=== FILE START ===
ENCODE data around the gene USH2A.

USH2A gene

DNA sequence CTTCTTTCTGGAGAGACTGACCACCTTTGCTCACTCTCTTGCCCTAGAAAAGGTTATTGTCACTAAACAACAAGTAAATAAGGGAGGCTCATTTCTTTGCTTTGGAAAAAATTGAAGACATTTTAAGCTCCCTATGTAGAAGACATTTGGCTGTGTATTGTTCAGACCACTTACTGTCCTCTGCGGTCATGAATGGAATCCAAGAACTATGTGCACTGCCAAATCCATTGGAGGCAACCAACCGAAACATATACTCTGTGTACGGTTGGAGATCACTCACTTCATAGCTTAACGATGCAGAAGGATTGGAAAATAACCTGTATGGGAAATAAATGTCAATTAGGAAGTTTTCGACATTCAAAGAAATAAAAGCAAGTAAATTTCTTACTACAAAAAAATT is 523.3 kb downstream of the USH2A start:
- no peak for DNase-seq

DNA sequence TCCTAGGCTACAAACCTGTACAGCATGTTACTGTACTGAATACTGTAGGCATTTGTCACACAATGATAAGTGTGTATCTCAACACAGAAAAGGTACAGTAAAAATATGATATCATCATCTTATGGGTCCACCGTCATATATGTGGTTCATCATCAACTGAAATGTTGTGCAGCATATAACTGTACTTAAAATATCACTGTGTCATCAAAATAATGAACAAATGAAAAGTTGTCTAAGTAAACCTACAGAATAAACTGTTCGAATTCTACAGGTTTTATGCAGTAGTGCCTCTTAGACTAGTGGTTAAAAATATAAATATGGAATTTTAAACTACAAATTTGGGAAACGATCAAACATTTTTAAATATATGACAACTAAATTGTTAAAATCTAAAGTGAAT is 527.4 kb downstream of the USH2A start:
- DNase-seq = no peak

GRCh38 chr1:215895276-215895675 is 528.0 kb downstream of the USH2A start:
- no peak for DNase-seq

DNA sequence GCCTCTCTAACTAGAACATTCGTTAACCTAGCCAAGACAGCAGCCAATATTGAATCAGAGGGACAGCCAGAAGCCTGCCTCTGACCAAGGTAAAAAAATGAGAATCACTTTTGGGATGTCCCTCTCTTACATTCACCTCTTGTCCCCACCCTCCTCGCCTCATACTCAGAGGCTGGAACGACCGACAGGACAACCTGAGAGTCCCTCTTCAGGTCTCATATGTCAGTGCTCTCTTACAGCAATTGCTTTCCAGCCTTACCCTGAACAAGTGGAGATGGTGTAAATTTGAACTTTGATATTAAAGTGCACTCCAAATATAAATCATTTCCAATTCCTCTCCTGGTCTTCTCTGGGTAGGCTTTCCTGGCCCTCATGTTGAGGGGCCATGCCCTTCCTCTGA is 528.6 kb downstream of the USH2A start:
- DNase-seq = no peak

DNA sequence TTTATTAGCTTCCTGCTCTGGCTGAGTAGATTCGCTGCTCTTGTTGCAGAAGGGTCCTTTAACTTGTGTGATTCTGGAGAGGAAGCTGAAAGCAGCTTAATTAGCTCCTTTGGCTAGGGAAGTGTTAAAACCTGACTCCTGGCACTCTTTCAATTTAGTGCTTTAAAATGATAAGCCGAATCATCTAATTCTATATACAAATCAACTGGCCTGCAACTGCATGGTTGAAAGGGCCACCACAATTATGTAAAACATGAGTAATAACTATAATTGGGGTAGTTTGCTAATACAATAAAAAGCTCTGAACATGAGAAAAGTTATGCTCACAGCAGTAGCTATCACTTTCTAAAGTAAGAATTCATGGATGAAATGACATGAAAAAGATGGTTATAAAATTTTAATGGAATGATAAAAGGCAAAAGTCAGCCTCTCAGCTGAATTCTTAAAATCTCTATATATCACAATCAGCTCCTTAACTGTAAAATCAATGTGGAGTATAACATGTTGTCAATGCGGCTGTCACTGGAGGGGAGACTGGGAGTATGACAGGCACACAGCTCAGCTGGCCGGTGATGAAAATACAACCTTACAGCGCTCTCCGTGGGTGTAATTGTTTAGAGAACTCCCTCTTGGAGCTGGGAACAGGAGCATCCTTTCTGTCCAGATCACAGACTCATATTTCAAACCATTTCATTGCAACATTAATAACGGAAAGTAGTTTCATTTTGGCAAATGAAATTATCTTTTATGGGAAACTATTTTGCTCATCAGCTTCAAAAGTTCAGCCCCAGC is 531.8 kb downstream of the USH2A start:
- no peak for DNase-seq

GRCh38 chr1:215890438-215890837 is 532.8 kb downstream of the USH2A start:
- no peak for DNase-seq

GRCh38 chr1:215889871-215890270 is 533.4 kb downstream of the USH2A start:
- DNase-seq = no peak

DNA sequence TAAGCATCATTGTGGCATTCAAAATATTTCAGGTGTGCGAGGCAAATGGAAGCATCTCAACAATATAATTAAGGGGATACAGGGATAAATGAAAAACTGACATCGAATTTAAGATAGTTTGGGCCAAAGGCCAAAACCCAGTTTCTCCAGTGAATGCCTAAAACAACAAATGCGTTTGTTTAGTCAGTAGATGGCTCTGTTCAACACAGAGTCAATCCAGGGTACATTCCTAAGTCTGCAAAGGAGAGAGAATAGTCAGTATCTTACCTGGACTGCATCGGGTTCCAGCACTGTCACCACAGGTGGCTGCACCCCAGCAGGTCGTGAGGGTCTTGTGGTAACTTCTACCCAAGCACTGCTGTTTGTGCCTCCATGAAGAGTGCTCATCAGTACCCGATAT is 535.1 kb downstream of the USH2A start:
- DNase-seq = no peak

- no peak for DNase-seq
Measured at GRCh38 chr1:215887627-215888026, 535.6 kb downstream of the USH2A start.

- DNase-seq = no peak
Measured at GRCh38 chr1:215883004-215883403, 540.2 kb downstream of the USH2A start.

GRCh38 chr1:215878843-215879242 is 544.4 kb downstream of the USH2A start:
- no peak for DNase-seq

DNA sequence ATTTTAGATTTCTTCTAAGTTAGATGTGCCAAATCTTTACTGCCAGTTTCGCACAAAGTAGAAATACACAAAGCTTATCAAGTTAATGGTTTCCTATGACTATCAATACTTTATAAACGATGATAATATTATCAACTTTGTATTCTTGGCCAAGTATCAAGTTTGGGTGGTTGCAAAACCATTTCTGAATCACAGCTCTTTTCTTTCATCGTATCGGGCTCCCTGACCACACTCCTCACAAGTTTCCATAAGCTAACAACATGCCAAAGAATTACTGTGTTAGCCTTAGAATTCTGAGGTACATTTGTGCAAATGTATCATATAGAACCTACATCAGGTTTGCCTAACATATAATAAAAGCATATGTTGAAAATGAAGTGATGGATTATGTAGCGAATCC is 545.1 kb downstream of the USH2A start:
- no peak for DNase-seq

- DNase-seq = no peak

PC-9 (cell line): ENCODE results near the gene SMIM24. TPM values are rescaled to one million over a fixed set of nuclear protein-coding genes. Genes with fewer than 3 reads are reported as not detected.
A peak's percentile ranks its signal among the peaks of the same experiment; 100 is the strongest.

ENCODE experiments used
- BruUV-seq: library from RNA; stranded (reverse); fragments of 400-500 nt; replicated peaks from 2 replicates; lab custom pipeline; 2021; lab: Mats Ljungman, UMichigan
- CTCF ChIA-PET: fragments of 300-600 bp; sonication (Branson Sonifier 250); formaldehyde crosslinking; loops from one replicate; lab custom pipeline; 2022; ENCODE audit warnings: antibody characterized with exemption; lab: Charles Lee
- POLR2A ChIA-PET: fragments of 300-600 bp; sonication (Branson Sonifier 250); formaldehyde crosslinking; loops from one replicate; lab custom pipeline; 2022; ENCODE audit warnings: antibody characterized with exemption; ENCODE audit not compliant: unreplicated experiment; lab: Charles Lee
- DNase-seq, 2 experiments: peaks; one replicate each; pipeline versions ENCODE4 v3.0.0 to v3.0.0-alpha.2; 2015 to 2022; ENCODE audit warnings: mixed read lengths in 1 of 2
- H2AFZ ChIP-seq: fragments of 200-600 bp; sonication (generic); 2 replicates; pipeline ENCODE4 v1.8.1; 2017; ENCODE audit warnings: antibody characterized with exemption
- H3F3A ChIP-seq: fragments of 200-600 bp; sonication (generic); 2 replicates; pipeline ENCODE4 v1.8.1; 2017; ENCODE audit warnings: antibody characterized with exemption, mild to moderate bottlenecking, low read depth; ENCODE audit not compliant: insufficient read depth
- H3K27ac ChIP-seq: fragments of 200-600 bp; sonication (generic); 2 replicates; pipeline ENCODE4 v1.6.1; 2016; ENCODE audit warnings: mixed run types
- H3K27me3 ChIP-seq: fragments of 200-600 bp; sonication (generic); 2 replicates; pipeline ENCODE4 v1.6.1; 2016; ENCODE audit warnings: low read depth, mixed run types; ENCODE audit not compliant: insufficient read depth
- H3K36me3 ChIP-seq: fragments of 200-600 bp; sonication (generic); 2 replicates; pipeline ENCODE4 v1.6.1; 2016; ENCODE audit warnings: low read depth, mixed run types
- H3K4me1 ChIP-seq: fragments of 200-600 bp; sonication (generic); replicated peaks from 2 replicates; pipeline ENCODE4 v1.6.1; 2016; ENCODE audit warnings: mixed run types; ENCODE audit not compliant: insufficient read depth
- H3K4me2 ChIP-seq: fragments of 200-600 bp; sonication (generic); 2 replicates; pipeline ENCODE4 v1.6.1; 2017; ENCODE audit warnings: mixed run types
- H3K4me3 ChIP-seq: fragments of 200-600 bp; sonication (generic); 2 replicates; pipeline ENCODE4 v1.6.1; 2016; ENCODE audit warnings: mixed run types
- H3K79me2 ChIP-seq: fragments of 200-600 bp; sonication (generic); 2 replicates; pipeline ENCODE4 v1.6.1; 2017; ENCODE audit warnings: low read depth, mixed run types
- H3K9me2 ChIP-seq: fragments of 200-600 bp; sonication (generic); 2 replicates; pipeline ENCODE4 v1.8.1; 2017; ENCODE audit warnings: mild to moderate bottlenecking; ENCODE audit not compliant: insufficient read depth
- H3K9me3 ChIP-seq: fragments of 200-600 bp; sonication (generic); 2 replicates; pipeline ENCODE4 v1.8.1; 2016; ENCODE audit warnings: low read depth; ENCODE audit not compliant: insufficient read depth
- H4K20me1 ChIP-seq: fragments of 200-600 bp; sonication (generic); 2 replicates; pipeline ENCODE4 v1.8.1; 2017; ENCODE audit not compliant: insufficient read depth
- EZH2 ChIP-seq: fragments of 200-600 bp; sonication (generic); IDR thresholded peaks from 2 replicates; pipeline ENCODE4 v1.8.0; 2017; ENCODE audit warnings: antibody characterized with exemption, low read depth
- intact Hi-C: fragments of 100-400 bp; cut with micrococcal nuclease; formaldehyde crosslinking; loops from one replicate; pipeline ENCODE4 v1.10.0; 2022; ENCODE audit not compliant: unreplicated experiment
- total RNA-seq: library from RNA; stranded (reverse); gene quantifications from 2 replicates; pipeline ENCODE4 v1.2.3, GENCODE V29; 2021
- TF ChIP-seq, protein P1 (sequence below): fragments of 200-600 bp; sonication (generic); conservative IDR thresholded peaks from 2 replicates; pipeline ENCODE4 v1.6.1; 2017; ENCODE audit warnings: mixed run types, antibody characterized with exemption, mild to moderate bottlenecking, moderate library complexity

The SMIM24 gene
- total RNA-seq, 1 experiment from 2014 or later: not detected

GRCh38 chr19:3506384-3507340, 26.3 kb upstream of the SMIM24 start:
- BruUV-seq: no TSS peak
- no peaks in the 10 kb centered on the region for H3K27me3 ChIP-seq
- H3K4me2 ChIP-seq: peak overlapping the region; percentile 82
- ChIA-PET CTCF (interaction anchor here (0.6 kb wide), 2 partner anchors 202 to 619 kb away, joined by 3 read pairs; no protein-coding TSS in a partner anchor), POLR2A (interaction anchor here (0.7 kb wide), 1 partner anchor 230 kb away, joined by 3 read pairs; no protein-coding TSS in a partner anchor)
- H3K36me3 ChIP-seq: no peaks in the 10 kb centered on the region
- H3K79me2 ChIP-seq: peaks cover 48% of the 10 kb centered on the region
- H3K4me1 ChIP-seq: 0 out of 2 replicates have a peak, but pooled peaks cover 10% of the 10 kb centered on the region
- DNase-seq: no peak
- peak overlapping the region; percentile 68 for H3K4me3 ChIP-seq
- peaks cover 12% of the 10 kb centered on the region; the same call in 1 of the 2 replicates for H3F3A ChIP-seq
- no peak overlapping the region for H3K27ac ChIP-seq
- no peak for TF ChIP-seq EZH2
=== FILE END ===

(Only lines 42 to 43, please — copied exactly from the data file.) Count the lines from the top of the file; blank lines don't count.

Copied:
- H3K4me3 ChIP-seq: fragments of 200-600 bp; sonication (generic); 2 replicates; pipeline ENCODE4 v1.6.1; 2016; ENCODE audit warnings: mixed run types
- H3K79me2 ChIP-seq: fragments of 200-600 bp; sonication (generic); 2 replicates; pipeline ENCODE4 v1.6.1; 2017; ENCODE audit warnings: low read depth, mixed run types